NDSU Extension

Accessibility


| Share

2015

Biennial Budget

NDSU Extension Service 2015-2017 budget: $11.1M county, $29.7M state, $7.3M federal, $7.4M grants and contracts

Organization

  • On Jan. 28, the previous Extension Staff Directory was replaced by a new mobile-friendly public directory that stems from an internal online database that contains additional information useful to staff.
  • An Innovation Team was established to "provide leadership on emerging opportunities in technology and program applications for use in and by NDSU Extension." This team supplanted the eXtension (pronounced E-extension) Institutional Team.
  • A Branding Committee was appointed by NDSU Extension Service Director Chris Boerboom on Jan. 13 to assess the current state of the NDSU Extension Service brand and to work together to create solutions for our branding needs. Original members were Chris Augustin, Julie Garden-Robinson, Callie Johnson, Lori Lymburner, Andy Robinson, Lori Scharmer, Molly Soeby, Katie Tyler and Marcia Hellandsaas. Kelli Armbruster joined the group in Aug. 2015 and Becky Koch continues as an ad hoc member. Initial focus was to create an internal central website for all things branding related. The site was launched on March 9.
  • Dec. 11 marked the last of 12 posts on the For Employees blog that highlighted aspects of last year’s organizational culture survey of the 12 North Central Region states. They were purpose and vision, strategic direction and intent, goals and objectives, consistency and core values, agreement, coordination and integration, creating change, customer focus, organizational learning, empowerment, teamwork and capacity development.
  • Following an internal search, Gregory Lardy, head of the Department of Animal Sciences, was appointed to a three-year role as associate vice president for agricultural affairs in addition to retaining his responsibilities as department head. The appointment was effective March 1. It was extended in March 2018.
  • Major renovations at the North Dakota 4-H Camp near Washburn are getting rave reviews by campers. A $2.35 million project included upgrades to the three cabins and dining hall and expanding outdoor camping opportunities. Another major component was constructing a multipurpose facility, named the Johnsrud 4-H Education Center in honor of Dr. Myron and Muriel Johnsrud. Myron was NDSU Extension Service director from 1974 to 1986. The cabin and dining hall renovations were completed in time for the camping season. A ribbon cutting for the Johnsrud 4-H Education Center was held on Aug. 14. The ceremony recognized Myron and Muriel for their building sponsorship and their sustained commitment to growing new leadership through 4-H. The program included reading of letters from Gov. Jack Dalrymple and the North Dakota congressional delegation of Sen. John Hoeven, Sen. Heidi Heitkamp and Rep. Kevin Cramer. Donors provided $1.4 million for the project through the North Dakota 4-H Foundation’s Shape a New Destiny campaign. The state legislature provided the other $950,000. A campaign was launched to raise another $400,000 for furnishings in the cabins, dining hall and new center; small-group seating; and program amenities such as a crafts shack, multidiscipline shooting range, fishing pond, high-ropes course, and walking and riding trails.
  • NDSU Extension Service held 11 community forums across the state to get stakeholder input on crucial issues and challenges affecting their area. More than 325 people participated. Three areas emerged as critical: economic prosperity, community engagement and healthy citizens. A follow up report in 2016 showed how Extension took action by developing a number of new programs and strengthening other relevant programs already in place.
  • The NDSU Harvest Bowl program annually recognizes success, dedication and hard work of outstanding agriculturists in 53 counties and Fort Berthold in North Dakota and 10 counties in Minnesota. Four Extension employees and their spouses, all who also actively farm, were honored as outstanding agriculturalists on Nov. 6. Recognized was Dean and Pam Aakre, Clay County, Minn. (Dean is 4-H youth development specialist with the Center for 4-H Youth Development); Craig and Margie Askim, Mercer County, N.D. (Craig is Mercer County Extension agent); Kristie and Les Berdal, Nelson County, N.D. (Kristi is Extension agent in Nelson and Steele counties); and ElRoy and Carol Haadem, Burleigh County (ElRoy was long-time Extension agent in Burleigh County).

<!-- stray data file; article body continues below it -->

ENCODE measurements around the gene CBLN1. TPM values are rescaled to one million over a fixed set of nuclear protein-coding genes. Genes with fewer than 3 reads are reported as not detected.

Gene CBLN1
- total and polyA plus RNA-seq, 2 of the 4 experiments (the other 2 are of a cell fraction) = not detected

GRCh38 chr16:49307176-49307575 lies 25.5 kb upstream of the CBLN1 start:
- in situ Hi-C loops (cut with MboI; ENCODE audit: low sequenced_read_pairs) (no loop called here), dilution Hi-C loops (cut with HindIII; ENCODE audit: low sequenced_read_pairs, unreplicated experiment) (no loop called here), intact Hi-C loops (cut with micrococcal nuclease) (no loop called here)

Program Highlights

Knowledge was extended to North Dakotans through 868,773 face-to-face and other direct contacts by NDSU Extension Service employees.

More than 500 landowners attended Extension’s land reclamation workshops. Landowners learned about laws and regulations governing oil and gas extraction and information they need when negotiating agreements for the use of their land. The importance of communication and carefully reviewing agreements or contracts before signing was also addressed in the workshops. Extension specialists also developed a checklist and template to help landowners and companies develop reclamation plans. (2015 Annual Highlights - Kevin Sedivec, David Saxowsky and Jodi Bruns)

Soil Health Café Talk sessions have become a way for farmers and NDSU Extension Service specialists and agents to share information and learn from each other. The laid-back settings at the local grain elevator, seed store or small-town coffee shop provide a place for small groups to gather and discuss issues such as soil salinity, sodicity, cropping systems, cover crops and compaction. The producers feel comfortable asking questions they might not ask at a large meeting. They bounce ideas off each other, and it helps Extension personnel better understand some of the challenges farmers are facing and what they’re doing to overcome those challenges. (2015 Annual Highlights - Abbey Wick and Melissa Seykora)

The Agricultural Act of 2014 was the first farm bill passed since 2008, and it called agricultural producers to make major decisions. More than 11,500 producers attended educational workshops that NDSU Extension specialists and agents, and Farm Service Agency personnel conducted to help farm operators and farmland owners enroll in the program that best met their needs. Extension created a web page with information on the farm bill including news releases, a PowerPoint presentation and the 2014 Farm Bill Decision Aid Excel spreadsheet. (2015 Annual Highlights - Andrew Swenson and Dwight Aakre)